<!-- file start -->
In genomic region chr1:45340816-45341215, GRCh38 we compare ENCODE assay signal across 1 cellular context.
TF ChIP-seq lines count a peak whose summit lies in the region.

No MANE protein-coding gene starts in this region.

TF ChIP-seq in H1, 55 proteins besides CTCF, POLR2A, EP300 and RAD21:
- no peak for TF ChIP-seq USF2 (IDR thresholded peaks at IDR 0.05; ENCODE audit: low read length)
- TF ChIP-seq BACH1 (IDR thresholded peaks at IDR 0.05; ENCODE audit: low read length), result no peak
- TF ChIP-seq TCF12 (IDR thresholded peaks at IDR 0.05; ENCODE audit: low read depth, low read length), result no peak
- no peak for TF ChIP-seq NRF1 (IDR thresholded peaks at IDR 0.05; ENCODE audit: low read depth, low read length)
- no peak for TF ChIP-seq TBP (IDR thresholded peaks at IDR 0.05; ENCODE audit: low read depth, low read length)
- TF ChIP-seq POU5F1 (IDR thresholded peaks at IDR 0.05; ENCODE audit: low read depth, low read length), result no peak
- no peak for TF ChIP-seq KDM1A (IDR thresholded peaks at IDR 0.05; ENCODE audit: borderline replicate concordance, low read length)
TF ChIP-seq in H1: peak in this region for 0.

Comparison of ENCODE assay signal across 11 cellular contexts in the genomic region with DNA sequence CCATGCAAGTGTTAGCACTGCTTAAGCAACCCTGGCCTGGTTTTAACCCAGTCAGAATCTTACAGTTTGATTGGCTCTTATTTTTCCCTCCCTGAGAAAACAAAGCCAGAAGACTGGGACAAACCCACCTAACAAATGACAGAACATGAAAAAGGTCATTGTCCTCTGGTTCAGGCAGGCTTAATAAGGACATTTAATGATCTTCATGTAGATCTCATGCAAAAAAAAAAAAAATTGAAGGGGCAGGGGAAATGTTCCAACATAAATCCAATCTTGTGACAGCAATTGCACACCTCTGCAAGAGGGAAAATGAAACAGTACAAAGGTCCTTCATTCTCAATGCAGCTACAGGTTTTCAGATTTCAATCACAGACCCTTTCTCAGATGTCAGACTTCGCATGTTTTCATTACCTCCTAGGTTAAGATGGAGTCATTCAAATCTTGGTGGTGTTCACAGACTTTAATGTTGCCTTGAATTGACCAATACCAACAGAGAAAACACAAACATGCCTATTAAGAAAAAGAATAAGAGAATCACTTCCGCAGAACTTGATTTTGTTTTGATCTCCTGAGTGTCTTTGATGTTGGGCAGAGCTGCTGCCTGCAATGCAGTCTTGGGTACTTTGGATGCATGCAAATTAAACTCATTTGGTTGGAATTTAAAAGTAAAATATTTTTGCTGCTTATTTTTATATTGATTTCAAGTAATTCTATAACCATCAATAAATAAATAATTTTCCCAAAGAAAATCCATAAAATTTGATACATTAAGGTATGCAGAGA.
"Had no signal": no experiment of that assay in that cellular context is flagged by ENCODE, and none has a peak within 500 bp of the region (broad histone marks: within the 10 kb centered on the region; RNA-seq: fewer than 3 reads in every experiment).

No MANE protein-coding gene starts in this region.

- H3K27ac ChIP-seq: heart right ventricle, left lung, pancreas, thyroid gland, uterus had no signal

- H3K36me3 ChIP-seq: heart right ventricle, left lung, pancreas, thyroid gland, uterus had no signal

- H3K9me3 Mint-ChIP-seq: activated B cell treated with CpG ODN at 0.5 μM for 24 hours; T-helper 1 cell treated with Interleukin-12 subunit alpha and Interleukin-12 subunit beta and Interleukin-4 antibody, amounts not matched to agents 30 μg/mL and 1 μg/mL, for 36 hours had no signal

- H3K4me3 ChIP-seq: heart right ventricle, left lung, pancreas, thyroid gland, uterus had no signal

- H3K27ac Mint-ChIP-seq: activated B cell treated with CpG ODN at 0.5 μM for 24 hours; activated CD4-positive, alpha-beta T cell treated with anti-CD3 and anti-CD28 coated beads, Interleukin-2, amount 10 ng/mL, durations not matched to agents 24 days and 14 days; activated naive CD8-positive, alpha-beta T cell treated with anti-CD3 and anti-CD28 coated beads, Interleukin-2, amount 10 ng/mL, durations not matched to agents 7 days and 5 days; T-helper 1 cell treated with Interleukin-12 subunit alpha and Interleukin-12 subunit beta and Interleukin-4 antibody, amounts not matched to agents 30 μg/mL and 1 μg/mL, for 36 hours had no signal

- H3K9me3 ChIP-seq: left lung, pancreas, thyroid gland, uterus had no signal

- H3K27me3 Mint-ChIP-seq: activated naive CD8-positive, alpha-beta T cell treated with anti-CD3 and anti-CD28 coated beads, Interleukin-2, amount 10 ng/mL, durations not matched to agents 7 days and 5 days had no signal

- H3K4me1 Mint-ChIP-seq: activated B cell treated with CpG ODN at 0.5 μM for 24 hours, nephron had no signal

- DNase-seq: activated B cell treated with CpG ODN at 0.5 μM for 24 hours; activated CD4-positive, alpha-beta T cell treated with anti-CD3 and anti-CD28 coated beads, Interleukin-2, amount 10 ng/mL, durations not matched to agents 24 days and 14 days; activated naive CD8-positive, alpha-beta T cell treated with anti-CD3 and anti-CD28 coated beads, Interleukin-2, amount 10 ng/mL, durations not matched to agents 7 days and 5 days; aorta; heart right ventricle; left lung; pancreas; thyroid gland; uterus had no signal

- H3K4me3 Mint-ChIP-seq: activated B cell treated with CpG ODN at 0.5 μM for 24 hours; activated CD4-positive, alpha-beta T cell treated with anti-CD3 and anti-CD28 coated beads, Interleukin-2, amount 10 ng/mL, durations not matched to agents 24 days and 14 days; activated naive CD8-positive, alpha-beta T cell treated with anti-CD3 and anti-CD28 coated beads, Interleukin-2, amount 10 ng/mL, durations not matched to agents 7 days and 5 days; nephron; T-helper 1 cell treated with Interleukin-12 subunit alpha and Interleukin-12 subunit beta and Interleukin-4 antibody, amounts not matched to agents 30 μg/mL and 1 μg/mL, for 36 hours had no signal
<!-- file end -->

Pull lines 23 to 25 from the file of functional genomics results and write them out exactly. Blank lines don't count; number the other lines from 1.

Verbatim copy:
- H3K4me1 Mint-ChIP-seq: activated B cell treated with CpG ODN at 0.5 μM for 24 hours, nephron had no signal

- DNase-seq: activated B cell treated with CpG ODN at 0.5 μM for 24 hours; activated CD4-positive, alpha-beta T cell treated with anti-CD3 and anti-CD28 coated beads, Interleukin-2, amount 10 ng/mL, durations not matched to agents 24 days and 14 days; activated naive CD8-positive, alpha-beta T cell treated with anti-CD3 and anti-CD28 coated beads, Interleukin-2, amount 10 ng/mL, durations not matched to agents 7 days and 5 days; aorta; heart right ventricle; left lung; pancreas; thyroid gland; uterus had no signal

- H3K4me3 Mint-ChIP-seq: activated B cell treated with CpG ODN at 0.5 μM for 24 hours; activated CD4-positive, alpha-beta T cell treated with anti-CD3 and anti-CD28 coated beads, Interleukin-2, amount 10 ng/mL, durations not matched to agents 24 days and 14 days; activated naive CD8-positive, alpha-beta T cell treated with anti-CD3 and anti-CD28 coated beads, Interleukin-2, amount 10 ng/mL, durations not matched to agents 7 days and 5 days; nephron; T-helper 1 cell treated with Interleukin-12 subunit alpha and Interleukin-12 subunit beta and Interleukin-4 antibody, amounts not matched to agents 30 μg/mL and 1 μg/mL, for 36 hours had no signal